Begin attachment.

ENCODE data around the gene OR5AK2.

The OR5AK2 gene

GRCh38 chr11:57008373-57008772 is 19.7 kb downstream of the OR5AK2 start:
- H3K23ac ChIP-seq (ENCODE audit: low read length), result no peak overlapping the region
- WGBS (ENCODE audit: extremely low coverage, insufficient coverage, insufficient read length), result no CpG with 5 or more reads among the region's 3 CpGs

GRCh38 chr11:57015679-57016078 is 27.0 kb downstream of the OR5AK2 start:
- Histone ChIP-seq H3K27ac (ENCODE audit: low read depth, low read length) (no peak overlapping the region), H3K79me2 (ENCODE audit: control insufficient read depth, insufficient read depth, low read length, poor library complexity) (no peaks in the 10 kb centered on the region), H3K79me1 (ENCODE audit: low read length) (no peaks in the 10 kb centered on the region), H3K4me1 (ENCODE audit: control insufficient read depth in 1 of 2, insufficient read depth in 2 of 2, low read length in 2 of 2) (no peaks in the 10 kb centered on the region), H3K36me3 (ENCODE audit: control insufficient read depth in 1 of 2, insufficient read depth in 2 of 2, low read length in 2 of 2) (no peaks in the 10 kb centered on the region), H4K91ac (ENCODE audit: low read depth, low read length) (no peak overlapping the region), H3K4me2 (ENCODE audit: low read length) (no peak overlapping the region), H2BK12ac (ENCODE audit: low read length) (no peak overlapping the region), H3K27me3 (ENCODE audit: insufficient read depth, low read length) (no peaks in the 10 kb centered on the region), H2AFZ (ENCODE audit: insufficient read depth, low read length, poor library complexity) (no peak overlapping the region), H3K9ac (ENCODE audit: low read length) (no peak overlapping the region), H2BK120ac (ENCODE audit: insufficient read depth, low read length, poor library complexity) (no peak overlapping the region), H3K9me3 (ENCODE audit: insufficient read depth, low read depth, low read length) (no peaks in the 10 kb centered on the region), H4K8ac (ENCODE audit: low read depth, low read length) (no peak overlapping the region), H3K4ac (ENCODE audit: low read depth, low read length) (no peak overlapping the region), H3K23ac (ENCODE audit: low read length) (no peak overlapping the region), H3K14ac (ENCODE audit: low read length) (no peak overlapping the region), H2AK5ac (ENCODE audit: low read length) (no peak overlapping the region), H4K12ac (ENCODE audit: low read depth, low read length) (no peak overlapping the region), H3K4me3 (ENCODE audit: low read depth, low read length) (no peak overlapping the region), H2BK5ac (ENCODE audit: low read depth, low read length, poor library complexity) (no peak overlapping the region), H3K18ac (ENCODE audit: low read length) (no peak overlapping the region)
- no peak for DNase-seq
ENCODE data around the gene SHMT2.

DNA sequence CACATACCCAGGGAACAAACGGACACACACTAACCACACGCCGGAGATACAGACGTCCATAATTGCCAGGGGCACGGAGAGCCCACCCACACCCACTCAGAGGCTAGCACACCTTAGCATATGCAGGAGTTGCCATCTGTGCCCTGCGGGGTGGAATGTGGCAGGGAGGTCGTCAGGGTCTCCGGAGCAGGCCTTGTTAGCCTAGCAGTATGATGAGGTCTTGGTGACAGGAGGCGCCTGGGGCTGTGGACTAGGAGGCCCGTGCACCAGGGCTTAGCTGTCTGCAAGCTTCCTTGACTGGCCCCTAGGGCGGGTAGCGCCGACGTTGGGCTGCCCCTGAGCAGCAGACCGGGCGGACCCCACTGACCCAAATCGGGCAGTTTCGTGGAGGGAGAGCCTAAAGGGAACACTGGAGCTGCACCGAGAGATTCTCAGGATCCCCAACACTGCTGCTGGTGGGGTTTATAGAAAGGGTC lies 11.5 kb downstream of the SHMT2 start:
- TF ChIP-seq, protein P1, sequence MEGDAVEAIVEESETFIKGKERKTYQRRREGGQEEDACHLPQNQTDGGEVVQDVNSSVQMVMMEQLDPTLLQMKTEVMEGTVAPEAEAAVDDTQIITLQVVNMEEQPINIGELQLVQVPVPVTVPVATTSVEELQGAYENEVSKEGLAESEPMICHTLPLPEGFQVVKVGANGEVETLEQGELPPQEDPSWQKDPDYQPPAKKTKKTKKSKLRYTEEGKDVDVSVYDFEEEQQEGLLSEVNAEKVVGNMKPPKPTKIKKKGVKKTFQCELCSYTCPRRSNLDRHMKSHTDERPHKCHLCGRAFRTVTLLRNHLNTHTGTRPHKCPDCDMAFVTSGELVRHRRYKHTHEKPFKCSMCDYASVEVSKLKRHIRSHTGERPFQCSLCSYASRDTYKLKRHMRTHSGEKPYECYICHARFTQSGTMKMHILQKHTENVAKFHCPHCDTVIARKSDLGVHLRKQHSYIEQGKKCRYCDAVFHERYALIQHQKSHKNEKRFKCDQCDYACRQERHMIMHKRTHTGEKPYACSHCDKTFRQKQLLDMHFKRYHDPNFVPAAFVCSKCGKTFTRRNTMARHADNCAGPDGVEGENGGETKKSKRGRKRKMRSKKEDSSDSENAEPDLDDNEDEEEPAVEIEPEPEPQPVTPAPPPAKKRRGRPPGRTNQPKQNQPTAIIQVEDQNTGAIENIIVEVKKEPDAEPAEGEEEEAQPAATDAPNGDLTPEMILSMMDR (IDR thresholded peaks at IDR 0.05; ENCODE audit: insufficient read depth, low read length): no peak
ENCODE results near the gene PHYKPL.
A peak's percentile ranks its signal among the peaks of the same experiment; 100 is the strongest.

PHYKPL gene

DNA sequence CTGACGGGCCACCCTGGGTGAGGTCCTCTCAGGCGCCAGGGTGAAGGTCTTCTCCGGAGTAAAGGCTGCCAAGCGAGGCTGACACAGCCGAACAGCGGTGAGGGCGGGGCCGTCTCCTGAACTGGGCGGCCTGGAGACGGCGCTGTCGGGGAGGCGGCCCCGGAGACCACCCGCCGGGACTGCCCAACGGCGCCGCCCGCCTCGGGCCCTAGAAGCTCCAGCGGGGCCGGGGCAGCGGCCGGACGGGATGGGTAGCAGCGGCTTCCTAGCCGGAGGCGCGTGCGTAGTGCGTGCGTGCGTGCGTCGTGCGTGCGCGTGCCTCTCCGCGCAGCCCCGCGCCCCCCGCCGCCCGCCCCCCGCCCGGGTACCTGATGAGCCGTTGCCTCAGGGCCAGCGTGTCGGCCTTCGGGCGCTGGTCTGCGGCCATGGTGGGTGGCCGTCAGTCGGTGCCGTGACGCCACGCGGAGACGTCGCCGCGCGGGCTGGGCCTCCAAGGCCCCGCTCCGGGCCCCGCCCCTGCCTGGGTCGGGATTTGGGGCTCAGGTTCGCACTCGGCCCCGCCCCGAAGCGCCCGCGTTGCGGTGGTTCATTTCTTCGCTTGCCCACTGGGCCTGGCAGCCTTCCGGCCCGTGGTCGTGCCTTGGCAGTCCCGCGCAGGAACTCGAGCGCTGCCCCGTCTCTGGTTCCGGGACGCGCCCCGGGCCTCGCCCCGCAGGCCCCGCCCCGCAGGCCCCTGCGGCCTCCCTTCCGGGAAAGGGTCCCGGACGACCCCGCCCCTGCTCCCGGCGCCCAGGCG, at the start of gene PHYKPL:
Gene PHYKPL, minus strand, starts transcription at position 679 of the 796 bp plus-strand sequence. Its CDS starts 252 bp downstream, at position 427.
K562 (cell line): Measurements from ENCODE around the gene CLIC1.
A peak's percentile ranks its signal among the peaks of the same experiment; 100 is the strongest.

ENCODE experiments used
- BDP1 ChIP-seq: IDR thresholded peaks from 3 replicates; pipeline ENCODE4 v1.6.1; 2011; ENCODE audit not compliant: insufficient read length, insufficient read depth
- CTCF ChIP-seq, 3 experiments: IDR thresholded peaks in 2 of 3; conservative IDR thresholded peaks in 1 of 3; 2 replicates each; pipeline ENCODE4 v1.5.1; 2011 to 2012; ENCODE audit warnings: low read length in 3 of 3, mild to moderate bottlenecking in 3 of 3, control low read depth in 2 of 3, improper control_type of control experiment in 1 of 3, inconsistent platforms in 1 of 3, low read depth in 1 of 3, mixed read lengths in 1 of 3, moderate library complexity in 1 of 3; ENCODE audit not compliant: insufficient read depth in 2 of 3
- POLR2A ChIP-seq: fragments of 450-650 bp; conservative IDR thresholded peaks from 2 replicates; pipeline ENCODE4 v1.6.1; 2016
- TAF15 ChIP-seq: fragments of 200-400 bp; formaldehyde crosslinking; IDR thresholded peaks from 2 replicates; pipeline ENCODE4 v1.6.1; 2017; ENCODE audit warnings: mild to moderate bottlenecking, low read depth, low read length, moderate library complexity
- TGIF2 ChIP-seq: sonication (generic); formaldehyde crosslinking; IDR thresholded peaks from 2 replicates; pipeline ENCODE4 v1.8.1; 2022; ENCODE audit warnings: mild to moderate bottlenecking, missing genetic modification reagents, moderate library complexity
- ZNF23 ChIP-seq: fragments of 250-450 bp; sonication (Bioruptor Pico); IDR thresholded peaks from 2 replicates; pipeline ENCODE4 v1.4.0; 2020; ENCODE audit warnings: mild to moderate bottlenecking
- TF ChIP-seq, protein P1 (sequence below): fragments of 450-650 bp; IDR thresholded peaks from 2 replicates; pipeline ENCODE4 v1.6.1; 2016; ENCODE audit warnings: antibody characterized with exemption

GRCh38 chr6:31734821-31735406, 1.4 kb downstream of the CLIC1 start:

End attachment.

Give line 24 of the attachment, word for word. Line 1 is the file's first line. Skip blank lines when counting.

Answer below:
- TGIF2 ChIP-seq: sonication (generic); formaldehyde crosslinking; IDR thresholded peaks from 2 replicates; pipeline ENCODE4 v1.8.1; 2022; ENCODE audit warnings: mild to moderate bottlenecking, missing genetic modification reagents, moderate library complexity